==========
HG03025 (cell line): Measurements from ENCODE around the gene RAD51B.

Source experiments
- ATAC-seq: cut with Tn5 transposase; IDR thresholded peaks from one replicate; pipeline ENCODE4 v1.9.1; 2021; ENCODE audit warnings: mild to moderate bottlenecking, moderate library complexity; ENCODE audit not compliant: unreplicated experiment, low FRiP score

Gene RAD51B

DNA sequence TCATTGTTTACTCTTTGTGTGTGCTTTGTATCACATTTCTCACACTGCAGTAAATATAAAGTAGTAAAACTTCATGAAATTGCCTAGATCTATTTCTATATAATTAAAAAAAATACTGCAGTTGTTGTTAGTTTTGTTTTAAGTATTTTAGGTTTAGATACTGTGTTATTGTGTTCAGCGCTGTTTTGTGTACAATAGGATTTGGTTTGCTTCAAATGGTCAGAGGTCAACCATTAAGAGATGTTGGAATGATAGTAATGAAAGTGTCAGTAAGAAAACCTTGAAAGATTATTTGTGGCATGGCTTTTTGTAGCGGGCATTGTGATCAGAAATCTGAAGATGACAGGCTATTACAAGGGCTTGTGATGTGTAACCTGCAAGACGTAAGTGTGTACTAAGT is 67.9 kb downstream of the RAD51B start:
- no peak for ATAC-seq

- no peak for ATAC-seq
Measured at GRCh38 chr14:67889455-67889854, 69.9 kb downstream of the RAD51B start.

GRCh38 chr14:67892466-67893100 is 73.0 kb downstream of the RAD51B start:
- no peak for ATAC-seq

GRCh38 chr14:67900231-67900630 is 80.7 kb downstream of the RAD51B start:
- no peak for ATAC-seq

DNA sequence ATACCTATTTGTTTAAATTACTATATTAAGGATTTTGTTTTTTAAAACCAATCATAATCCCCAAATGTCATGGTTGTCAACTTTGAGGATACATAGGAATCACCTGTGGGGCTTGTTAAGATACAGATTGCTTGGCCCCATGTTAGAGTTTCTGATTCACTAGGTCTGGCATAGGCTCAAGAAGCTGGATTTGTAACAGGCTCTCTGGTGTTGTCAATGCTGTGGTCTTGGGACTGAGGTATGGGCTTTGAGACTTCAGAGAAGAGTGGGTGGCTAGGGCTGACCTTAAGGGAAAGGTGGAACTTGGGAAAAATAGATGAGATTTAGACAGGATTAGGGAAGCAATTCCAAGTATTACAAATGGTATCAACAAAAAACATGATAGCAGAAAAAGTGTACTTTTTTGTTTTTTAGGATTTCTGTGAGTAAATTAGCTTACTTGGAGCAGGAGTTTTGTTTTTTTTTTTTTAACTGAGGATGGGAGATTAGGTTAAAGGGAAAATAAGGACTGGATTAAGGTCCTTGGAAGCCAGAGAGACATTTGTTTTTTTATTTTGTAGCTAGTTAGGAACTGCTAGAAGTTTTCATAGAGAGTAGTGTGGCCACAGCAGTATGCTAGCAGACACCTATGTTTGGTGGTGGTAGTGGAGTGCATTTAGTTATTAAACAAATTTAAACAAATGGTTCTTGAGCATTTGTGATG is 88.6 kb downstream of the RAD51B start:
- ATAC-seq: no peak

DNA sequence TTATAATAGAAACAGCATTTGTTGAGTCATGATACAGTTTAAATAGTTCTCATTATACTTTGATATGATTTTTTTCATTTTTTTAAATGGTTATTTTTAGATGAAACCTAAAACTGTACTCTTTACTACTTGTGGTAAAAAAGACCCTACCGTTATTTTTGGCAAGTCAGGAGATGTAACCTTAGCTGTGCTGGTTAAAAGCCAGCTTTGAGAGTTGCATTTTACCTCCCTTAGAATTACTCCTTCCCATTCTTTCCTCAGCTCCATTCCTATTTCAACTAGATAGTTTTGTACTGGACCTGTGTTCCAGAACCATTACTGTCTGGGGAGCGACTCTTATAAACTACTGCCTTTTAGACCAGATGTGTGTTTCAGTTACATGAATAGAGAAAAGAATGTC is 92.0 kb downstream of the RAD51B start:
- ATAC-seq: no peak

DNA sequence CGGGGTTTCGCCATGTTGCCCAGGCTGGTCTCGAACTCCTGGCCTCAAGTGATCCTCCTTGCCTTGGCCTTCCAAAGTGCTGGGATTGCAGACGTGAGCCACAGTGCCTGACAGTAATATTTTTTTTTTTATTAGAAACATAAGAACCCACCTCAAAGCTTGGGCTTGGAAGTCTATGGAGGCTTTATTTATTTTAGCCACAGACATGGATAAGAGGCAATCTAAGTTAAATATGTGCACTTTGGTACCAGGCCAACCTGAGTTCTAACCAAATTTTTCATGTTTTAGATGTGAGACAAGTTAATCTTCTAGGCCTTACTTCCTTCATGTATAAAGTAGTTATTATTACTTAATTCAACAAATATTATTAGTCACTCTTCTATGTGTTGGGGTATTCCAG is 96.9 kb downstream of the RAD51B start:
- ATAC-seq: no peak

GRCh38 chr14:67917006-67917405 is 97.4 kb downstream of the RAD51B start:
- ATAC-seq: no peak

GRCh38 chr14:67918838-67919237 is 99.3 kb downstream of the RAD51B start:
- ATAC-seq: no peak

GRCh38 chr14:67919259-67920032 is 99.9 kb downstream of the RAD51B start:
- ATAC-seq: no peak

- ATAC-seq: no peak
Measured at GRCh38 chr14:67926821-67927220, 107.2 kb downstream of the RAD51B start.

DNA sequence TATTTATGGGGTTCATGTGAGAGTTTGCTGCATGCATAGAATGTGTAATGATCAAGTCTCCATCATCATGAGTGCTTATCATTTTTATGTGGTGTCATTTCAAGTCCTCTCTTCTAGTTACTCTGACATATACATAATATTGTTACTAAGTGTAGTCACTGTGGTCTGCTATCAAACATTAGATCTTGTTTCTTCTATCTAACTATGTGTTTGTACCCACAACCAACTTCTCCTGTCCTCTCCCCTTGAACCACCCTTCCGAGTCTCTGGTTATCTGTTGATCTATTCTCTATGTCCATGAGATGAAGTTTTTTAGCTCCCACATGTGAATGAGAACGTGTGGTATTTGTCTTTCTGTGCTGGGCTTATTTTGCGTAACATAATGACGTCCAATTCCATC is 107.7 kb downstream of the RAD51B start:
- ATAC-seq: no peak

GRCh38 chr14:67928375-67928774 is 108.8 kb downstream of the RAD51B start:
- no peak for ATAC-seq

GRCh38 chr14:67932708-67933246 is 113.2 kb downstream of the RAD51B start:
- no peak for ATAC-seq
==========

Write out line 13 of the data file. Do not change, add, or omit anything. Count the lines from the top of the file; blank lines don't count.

DNA sequence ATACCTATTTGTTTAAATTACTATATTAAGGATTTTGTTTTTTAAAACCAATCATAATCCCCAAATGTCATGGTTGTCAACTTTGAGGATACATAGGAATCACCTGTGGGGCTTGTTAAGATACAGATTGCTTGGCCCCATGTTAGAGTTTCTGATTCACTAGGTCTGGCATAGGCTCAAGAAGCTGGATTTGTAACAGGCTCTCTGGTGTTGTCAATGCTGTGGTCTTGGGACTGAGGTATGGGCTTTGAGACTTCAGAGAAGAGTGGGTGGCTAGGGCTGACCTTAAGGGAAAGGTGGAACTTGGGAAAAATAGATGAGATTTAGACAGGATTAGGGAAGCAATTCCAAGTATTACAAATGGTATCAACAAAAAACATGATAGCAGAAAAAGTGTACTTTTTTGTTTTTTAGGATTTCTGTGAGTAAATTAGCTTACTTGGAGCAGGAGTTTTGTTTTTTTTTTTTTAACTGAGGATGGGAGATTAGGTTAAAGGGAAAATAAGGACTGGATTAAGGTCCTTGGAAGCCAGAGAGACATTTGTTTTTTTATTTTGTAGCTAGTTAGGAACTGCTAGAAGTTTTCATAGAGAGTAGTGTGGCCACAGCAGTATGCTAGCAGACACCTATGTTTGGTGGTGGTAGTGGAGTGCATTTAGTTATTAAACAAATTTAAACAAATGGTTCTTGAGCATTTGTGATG is 88.6 kb downstream of the RAD51B start: